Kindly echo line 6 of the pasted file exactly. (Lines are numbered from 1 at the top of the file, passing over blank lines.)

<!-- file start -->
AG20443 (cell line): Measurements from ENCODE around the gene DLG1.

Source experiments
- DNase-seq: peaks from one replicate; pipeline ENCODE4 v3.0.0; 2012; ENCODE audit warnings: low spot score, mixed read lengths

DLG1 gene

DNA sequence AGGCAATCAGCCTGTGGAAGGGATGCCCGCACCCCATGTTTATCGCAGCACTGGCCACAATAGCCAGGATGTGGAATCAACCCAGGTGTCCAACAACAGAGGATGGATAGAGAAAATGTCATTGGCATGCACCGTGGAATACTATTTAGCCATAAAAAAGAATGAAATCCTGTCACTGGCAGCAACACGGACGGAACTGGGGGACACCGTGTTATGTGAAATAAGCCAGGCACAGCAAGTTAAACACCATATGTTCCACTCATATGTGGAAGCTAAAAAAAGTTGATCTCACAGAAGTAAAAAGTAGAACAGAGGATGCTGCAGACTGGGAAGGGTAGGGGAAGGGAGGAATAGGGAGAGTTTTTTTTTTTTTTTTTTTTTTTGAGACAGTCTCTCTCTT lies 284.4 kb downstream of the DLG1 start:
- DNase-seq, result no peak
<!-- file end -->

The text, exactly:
- DNase-seq, result no peak